A sturdy container will protect the contents. Be sure your survival kit is readily accessible. It would be ironic if it were buried under the luggage in the tail and could not be easily retrieved as you egress the aircraft.
No survival kit can cover every possible situation, but one that contains these few essentials can better your odds if you ever should be unfortunate enough to need it. Together with a positive mental attitude, a survival kit will give you the tools you need to survive the experience and fly again.
When the day you've had nightmares about comes — the day you have to make a forced landing in hostile territory — will you know what to do? Your flight training has succeeded in allowing you to survive the forced landing, but what now? After the expert job of flying your craft safely to the ground, you don't want to succumb to the environment. How will you survive during the days that it may take rescuers to find you?
Colorado's Enviro-Tech International (ETI), which teaches survival and wilderness medical programs to beginners through experienced emergency medical technicians, has a specialized program designed for pilots and flight crews. The course covers survival techniques in all varieties of weather and terrain. The courses are taught by instructors who are actively involved in search and rescue missions.
Some of the subjects taught in the three-day course are: skills required for survival in hot and cold environments, locating water, primitive and modern fire-building techniques, emergency medicine, hypothermia/frostbite, building shelters, and using the aircraft and its equipment as tools for survival. Some of the program is taught in a classroom, while most of the training takes place in the field. A simulated emergency (with an optional overnight stay in the elements) finishes out the course. Enviro-Tech can also arrange survival programs specializing in water ditching.
The course costs $250 and includes special equipment and transportation during the program. The courses are regularly taught near ETI's Montrose, Colorado, home base, but programs are often held in other parts of the country where there is a demand. Currently, ETI has scheduled three-day courses in Staunton, Virginia, May 9 to 11, and in Montrose May 16 to 18. If enough interest can be drummed up among pilots in your area, ETI will come to your location. For more information, contact Enviro-Tech International, Post Office Box 2135, Montrose, Colorado 81402; telephone 800/994-2434 or 970/249-7590. — Peter A. Bedell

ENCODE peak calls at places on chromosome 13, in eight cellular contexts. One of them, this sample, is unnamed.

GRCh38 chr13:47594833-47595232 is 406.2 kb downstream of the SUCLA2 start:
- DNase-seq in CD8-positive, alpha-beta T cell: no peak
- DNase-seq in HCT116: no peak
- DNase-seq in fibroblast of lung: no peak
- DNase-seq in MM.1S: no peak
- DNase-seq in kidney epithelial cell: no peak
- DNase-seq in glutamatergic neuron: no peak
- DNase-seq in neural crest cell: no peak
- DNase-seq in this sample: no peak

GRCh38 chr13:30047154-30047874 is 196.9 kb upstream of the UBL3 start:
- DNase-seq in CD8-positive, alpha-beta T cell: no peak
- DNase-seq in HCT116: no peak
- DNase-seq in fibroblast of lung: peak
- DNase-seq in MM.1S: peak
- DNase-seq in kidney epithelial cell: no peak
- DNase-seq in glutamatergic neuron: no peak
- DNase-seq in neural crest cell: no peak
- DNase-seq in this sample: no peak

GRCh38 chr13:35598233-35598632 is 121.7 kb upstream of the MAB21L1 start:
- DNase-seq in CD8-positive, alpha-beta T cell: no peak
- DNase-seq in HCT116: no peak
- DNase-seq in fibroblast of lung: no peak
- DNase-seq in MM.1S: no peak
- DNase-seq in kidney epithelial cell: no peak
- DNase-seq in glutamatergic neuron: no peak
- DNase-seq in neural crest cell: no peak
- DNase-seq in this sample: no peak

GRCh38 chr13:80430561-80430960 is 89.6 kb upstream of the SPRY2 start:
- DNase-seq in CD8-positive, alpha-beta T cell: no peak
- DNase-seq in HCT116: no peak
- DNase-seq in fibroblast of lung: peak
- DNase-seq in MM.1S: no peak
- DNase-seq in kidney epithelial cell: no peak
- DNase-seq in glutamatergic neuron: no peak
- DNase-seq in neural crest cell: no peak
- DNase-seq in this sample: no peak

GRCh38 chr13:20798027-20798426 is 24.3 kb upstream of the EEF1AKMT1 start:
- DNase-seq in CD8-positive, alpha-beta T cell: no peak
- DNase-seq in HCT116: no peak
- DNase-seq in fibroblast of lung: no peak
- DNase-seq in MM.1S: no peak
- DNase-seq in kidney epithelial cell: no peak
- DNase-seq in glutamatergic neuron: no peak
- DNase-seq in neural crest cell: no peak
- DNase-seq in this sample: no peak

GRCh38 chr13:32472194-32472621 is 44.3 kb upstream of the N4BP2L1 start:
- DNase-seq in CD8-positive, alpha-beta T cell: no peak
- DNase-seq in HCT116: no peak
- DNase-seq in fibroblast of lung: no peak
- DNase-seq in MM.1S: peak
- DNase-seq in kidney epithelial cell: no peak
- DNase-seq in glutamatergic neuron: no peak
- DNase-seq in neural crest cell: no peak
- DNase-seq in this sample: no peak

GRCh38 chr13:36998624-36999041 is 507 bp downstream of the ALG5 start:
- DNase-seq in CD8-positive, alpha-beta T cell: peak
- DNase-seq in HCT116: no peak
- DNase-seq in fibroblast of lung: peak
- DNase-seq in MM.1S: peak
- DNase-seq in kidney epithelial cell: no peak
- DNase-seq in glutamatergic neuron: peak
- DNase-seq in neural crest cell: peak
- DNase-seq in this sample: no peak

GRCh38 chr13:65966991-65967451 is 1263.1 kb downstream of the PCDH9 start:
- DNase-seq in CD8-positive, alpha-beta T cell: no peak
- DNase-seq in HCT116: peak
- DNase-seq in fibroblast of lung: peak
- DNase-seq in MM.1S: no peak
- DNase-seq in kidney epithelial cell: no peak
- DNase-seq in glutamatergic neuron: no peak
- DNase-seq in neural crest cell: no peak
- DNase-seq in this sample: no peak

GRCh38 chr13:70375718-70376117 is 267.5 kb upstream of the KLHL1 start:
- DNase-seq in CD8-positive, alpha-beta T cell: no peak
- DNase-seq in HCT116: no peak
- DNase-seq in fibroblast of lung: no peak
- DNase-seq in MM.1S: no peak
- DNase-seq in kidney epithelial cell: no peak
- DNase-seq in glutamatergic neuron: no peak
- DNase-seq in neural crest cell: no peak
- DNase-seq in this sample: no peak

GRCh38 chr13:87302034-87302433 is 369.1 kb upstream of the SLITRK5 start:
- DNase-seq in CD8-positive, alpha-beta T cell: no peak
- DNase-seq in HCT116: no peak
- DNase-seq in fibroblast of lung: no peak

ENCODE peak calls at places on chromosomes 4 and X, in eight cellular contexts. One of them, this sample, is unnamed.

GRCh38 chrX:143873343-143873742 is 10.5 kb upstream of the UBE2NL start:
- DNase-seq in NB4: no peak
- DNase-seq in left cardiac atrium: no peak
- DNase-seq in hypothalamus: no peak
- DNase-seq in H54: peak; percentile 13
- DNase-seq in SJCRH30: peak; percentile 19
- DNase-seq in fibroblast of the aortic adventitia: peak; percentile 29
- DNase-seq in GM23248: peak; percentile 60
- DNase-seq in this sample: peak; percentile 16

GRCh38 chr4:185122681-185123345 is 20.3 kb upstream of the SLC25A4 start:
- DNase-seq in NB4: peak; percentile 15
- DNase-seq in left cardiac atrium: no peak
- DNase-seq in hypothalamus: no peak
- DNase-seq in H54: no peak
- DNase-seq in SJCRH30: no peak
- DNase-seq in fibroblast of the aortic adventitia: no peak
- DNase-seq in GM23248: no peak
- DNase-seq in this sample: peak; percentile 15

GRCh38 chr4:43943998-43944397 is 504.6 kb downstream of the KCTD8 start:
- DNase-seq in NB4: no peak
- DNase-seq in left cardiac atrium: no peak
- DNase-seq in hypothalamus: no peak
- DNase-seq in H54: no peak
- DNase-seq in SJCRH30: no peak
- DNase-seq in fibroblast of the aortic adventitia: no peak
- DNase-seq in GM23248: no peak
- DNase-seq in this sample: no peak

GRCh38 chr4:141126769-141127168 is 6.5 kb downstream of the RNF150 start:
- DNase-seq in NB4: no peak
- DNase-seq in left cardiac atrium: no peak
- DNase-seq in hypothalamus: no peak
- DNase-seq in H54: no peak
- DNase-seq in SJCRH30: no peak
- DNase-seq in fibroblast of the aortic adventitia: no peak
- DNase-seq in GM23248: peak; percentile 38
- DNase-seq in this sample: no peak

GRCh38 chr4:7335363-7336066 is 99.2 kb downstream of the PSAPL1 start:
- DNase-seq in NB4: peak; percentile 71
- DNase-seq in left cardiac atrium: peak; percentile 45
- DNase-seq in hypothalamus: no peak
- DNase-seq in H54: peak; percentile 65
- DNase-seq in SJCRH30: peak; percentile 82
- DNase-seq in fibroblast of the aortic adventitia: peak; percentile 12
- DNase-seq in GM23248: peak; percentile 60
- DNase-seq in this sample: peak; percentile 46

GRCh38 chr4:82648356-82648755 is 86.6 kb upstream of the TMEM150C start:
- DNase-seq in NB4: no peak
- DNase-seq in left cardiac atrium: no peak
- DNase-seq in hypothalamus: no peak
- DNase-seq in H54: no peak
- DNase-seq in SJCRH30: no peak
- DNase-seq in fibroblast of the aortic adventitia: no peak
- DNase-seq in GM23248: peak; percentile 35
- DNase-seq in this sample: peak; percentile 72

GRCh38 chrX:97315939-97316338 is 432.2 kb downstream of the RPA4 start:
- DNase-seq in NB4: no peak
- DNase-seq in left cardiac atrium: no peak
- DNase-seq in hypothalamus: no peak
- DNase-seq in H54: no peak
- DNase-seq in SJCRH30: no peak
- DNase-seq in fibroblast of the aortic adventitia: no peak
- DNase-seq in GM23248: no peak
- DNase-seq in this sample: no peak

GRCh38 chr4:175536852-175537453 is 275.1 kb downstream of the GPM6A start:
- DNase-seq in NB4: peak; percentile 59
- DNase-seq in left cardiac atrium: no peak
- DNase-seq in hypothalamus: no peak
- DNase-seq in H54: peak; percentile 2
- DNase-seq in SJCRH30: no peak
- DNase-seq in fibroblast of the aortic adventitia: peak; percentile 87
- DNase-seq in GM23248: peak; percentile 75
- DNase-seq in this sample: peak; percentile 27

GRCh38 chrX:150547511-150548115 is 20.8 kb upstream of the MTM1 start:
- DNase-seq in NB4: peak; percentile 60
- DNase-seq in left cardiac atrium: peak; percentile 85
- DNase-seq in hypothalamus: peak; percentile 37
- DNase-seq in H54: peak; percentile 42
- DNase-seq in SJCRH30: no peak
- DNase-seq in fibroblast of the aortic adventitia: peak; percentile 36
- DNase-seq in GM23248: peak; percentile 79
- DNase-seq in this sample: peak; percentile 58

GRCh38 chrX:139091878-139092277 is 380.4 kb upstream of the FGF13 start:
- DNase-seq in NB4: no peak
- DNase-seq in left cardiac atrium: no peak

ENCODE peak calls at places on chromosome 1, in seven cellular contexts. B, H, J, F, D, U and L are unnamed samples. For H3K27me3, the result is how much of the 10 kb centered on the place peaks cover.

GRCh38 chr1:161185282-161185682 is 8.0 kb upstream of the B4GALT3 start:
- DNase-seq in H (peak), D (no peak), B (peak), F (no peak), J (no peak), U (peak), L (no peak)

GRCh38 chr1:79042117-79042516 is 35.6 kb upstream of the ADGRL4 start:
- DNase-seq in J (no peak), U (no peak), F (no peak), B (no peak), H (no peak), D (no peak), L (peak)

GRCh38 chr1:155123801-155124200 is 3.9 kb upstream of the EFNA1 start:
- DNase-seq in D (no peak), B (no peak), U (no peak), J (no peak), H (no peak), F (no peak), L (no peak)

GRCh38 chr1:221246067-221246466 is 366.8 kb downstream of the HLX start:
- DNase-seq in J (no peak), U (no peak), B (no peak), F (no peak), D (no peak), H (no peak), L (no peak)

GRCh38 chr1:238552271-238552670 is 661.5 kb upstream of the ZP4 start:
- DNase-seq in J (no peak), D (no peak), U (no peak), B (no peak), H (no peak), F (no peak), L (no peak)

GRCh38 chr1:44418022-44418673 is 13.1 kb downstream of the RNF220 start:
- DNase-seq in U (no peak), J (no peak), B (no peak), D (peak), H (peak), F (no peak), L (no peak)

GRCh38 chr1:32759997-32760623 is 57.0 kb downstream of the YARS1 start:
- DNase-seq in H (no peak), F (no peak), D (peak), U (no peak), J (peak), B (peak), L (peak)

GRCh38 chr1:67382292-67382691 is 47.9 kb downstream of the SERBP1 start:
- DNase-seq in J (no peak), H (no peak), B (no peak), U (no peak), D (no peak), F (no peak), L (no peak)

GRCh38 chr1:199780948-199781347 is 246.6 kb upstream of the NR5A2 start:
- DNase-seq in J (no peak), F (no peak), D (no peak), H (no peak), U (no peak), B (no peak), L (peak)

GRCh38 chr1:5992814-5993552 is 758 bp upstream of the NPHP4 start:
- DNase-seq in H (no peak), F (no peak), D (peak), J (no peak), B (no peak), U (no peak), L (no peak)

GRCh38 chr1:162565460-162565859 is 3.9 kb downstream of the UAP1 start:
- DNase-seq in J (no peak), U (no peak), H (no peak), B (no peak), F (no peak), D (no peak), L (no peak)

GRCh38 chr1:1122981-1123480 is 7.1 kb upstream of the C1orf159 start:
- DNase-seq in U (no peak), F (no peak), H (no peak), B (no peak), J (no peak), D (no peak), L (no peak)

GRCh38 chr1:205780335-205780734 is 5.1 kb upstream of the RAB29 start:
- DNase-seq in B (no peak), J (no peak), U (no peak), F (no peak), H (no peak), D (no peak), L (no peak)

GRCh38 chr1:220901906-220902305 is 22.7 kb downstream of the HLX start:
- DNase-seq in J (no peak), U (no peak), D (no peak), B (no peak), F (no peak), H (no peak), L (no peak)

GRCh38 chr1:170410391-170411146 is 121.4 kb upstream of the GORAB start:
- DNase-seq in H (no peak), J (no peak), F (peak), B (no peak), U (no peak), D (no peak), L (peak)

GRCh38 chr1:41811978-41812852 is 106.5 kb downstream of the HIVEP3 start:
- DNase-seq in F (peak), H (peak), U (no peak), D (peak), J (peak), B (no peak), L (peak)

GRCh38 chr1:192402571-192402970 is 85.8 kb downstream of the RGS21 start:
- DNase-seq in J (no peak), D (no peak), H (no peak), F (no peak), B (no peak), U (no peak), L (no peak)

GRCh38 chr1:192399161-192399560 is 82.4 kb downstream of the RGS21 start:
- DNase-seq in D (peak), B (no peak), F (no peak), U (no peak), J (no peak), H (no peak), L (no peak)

This is the recommended minimum that should be included in a two- person survival kit.
Quantities of some items will need to be increased for additional passengers, and items added or adjusted for specific climates. Insist on quality gear that won't let you down.
Optional (for cold climates): 8 chemical handwarmers; 12-hour cold- weather gear, including knit caps, socks, gloves, thermal underwear, sleeping bags, etc.
Remember that batteries, medications, and many medical supplies have a limited useful life. Keep track of expiration dates and replace as required. — DSR
Safety and Education,
With a closing speed of about 900 knots, Air Force pilots on a training mission have seconds to aim and shoot heat-seeking and radar guided missiles at a drone target. Their success came from repeated rehearsals. But as author Larry Brown writes, “there is nothing like the real thing to gain experience.”
A documentary film tells the story of the “first to fly and the first to die for the United States in the Great War.”
AOPA President Mark Baker flew four women and girls on two flights March 4 as part of Women of Aviation Worldwide Week activities designed to introduce more women and girls to aviation.
AOPA thanks our members for their continued support in protecting the freedom to fly.